Deep Sky Astronomy & Telescopes

A Supernova Trigger for Our Solar System

August 19, 2015

The interactions between supernovae and molecular clouds may have a lot to tell us about the formation of our own Solar System. Alan Boss and Sandra Keiser (Carnegie Institution for Science) have been exploring the possibility that our system was born as a result of a supernova ‘trigger.’ Their new paper follows up on work […]

Read the full article →

Rosetta’s Day in the Sun

August 13, 2015

Today is perihelion day for the European Space Agency’s Rosetta orbiter and the doughty Philae lander that, we can hope, may still be taking data even if we can’t talk to it. Celebrating the event, ESA has made available a new interactive viewer based on images taken with Rosetta’s navigation camera (NAVCAM). At the end […]

Read the full article →

A Cosmological Fade to Black

August 12, 2015

Some writers immerse us so deeply in time that present-day issues are dwarfed by immensity. I always think of Olaf Stapledon and Star Maker (1937) in this regard, but consider Arthur C. Clarke’s The City and the Stars (1956), in which we see the city Diaspar on the Earth of a billion years from now. […]

Read the full article →

The View from Outside the Galaxy

June 5, 2015

The Russian Federal Space Agency (Roscosmos) has recently released a video (viewable here on YouTube) showing how a number of celestial objects might look if they were substantially closer to Earth than they are. The image of the Andromeda galaxy and its trillion stars projected against an apparent Earthscape is below. Unfortunately, this seems to […]

Read the full article →

Perytons: A Microwave Solution

April 15, 2015

Radio bursts scant milliseconds long that have been reported at the Parkes radio telescope in New South Wales — so-called ‘perytons’ — turn out to be the product of microwave ovens. The Case of the Puzzling Perytons, as Earl Stanley Gardner might have titled it, appeared in these pages earlier, with alliteration intact, when Jim […]

Read the full article →

Enter ‘Galactic Archaeology’

April 9, 2015

I’ve used the term ‘interstellar archaeology’ enough for readers to know that I’m talking about new forms of SETI that look for technological civilizations through their artifacts, as perhaps discoverable in astronomical data. But there is another kind of star-based archaeology that is specifically invoked by the scientists behind GALAH, as becomes visible when you […]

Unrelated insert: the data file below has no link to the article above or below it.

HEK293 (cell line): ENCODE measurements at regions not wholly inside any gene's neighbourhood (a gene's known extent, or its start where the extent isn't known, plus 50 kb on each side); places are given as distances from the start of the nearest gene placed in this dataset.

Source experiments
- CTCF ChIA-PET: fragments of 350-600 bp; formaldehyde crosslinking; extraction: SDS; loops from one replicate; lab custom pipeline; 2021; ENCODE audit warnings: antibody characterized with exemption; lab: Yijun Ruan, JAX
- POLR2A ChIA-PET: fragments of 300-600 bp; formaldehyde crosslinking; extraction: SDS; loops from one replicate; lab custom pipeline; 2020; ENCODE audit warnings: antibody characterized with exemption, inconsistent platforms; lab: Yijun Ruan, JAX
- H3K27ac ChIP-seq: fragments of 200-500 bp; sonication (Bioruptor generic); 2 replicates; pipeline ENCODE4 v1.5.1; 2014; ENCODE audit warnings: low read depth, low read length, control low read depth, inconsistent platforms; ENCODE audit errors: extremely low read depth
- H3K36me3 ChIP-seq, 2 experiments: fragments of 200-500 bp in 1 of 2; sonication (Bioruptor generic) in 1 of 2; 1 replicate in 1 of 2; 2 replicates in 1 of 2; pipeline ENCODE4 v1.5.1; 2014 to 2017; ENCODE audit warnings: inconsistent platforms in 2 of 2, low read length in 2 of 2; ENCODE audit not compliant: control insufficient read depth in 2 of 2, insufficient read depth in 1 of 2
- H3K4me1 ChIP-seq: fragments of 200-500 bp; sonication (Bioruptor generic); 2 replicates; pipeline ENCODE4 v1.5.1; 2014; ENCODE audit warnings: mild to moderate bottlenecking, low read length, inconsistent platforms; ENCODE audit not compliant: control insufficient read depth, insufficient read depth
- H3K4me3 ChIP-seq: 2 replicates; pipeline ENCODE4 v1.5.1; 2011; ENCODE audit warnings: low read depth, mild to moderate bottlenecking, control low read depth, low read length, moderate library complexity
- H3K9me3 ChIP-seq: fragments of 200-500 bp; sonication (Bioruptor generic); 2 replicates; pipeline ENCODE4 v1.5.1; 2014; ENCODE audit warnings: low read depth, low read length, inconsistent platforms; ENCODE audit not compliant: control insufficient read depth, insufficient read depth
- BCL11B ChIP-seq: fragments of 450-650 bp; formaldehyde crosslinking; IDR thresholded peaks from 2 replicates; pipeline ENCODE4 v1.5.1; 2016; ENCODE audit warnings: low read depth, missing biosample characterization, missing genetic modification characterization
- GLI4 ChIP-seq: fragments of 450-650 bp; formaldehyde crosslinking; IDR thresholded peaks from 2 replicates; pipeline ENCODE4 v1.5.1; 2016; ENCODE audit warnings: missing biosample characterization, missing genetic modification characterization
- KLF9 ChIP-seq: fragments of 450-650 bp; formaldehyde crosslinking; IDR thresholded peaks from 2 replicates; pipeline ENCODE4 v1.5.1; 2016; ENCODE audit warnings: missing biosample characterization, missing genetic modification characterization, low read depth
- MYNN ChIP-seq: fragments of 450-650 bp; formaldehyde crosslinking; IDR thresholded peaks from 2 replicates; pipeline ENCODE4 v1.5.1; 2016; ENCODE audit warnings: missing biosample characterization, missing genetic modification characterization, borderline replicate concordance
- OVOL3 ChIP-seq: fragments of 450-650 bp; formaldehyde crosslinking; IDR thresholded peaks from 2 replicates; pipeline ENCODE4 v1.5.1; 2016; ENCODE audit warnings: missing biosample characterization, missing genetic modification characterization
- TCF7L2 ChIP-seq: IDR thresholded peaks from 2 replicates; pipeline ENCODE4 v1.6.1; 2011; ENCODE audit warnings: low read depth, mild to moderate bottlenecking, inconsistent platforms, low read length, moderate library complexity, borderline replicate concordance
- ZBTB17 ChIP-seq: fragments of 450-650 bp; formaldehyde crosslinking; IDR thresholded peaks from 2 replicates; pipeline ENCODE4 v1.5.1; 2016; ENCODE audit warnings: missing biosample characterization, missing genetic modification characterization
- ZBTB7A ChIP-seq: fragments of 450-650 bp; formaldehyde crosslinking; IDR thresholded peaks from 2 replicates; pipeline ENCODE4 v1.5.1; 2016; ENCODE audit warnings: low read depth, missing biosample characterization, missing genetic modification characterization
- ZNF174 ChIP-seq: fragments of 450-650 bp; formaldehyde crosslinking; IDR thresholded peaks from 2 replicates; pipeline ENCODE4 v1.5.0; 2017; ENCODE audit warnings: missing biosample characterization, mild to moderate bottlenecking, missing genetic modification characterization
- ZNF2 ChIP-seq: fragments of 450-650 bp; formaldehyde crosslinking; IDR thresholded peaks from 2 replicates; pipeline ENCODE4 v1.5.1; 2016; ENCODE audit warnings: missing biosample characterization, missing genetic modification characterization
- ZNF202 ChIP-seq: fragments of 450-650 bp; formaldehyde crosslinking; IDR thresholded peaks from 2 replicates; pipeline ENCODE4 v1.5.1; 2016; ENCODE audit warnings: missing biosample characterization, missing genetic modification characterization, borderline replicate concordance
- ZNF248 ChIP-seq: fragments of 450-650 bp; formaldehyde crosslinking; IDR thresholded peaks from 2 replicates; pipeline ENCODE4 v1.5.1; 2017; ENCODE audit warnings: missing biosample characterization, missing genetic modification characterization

Read the full article →

In Search of Colliding Stars

April 7, 2015

How often do two stars collide? When you think about the odds here, the likelihood of stellar collisions seems remote. You can visualize the distance between the stars in our galaxy using a method that Rich Terrile came up with at the Jet Propulsion Laboratory. The average box of salt that you might buy at […]

Read the full article →

Starship Detection: The K2 Perspective

March 26, 2015

‘Classical’ SETI, if I can use that term, is based on studying the electromagnetic spectrum primarily in the radio wavelengths thought most likely to be used for communication by an extraterrestrial civilization. SETI’s optical component is largely focused on searching for signals intended as communication. What is now being called Dysonian SETI is a different […]

Read the full article →

Starship Observational Signatures

March 24, 2015

Now and again in relatively rarefied SETI discussions the topic of starship detection comes up. Specifically, if there were a starship moving through the interstellar medium in the general vicinity of our perch in the Orion Arm, would we be able to detect any sort of signature in our astronomical data? Centauri Dreams regular Al […]

Read the full article →

Were There Planets Inside Mercury’s Orbit?

March 3, 2015

With the Mercury Messenger mission now coming to its end, it seems an appropriate time to speculate on why our inner Solar System looks the way it does. After all, as we continue finding new solar systems, we’re discovering many multi-planet systems with planets — often more than one — closer to their star than […]

Read the full article →